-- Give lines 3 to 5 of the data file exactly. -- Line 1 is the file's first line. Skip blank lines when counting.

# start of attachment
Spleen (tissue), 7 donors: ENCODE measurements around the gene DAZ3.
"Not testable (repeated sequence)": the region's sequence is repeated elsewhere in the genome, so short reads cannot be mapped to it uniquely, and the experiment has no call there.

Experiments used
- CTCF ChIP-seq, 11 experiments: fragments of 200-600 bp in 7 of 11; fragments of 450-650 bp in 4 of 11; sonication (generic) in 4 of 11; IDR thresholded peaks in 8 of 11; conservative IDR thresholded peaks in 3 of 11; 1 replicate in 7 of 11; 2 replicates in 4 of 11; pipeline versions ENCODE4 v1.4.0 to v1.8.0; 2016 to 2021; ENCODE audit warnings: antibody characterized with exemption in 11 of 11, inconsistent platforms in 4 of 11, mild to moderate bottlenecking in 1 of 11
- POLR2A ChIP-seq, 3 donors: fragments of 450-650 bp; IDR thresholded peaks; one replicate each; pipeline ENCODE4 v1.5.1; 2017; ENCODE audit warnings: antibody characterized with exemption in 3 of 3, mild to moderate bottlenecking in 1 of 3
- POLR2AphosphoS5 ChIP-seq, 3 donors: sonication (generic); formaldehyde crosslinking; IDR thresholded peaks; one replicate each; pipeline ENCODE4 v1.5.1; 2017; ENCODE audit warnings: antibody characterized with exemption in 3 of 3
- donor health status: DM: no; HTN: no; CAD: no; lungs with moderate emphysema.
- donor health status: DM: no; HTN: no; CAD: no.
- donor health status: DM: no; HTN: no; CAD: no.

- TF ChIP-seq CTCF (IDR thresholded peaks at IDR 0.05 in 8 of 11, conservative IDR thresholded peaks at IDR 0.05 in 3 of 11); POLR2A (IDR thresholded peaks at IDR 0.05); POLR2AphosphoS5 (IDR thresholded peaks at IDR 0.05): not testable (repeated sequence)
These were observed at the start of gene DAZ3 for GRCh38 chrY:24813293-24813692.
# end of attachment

Experiments used
- CTCF ChIP-seq, 11 experiments: fragments of 200-600 bp in 7 of 11; fragments of 450-650 bp in 4 of 11; sonication (generic) in 4 of 11; IDR thresholded peaks in 8 of 11; conservative IDR thresholded peaks in 3 of 11; 1 replicate in 7 of 11; 2 replicates in 4 of 11; pipeline versions ENCODE4 v1.4.0 to v1.8.0; 2016 to 2021; ENCODE audit warnings: antibody characterized with exemption in 11 of 11, inconsistent platforms in 4 of 11, mild to moderate bottlenecking in 1 of 11
- POLR2A ChIP-seq, 3 donors: fragments of 450-650 bp; IDR thresholded peaks; one replicate each; pipeline ENCODE4 v1.5.1; 2017; ENCODE audit warnings: antibody characterized with exemption in 3 of 3, mild to moderate bottlenecking in 1 of 3